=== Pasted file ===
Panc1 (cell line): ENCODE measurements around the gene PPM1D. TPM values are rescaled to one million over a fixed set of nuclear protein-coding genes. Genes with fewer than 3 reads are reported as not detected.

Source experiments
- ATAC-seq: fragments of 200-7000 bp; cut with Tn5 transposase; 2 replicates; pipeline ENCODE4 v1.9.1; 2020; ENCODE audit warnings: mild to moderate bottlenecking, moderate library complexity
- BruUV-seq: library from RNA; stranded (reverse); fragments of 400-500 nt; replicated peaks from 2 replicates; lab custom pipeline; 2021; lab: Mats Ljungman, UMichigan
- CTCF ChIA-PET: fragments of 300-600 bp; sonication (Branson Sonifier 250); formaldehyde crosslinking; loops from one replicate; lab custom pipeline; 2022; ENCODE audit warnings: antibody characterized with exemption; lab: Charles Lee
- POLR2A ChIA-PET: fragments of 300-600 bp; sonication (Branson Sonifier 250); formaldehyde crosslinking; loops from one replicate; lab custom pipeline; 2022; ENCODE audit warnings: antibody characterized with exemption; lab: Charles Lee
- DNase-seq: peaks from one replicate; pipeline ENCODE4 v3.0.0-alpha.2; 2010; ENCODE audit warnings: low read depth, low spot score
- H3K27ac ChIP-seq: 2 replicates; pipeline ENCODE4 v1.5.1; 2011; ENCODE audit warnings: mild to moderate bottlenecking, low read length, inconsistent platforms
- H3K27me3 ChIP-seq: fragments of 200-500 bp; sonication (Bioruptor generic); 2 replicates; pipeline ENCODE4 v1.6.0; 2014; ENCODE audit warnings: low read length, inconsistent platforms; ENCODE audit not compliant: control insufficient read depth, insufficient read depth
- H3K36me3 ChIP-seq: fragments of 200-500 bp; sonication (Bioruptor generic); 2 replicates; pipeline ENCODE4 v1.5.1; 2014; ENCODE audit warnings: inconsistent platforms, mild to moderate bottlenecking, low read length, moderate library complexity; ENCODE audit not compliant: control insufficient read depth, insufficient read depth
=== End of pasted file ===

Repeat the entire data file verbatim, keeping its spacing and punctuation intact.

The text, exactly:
Panc1 (cell line): ENCODE measurements around the gene PPM1D. TPM values are rescaled to one million over a fixed set of nuclear protein-coding genes. Genes with fewer than 3 reads are reported as not detected.

Source experiments
- ATAC-seq: fragments of 200-7000 bp; cut with Tn5 transposase; 2 replicates; pipeline ENCODE4 v1.9.1; 2020; ENCODE audit warnings: mild to moderate bottlenecking, moderate library complexity
- BruUV-seq: library from RNA; stranded (reverse); fragments of 400-500 nt; replicated peaks from 2 replicates; lab custom pipeline; 2021; lab: Mats Ljungman, UMichigan
- CTCF ChIA-PET: fragments of 300-600 bp; sonication (Branson Sonifier 250); formaldehyde crosslinking; loops from one replicate; lab custom pipeline; 2022; ENCODE audit warnings: antibody characterized with exemption; lab: Charles Lee
- POLR2A ChIA-PET: fragments of 300-600 bp; sonication (Branson Sonifier 250); formaldehyde crosslinking; loops from one replicate; lab custom pipeline; 2022; ENCODE audit warnings: antibody characterized with exemption; lab: Charles Lee
- DNase-seq: peaks from one replicate; pipeline ENCODE4 v3.0.0-alpha.2; 2010; ENCODE audit warnings: low read depth, low spot score
- H3K27ac ChIP-seq: 2 replicates; pipeline ENCODE4 v1.5.1; 2011; ENCODE audit warnings: mild to moderate bottlenecking, low read length, inconsistent platforms
- H3K27me3 ChIP-seq: fragments of 200-500 bp; sonication (Bioruptor generic); 2 replicates; pipeline ENCODE4 v1.6.0; 2014; ENCODE audit warnings: low read length, inconsistent platforms; ENCODE audit not compliant: control insufficient read depth, insufficient read depth
- H3K36me3 ChIP-seq: fragments of 200-500 bp; sonication (Bioruptor generic); 2 replicates; pipeline ENCODE4 v1.5.1; 2014; ENCODE audit warnings: inconsistent platforms, mild to moderate bottlenecking, low read length, moderate library complexity; ENCODE audit not compliant: control insufficient read depth, insufficient read depth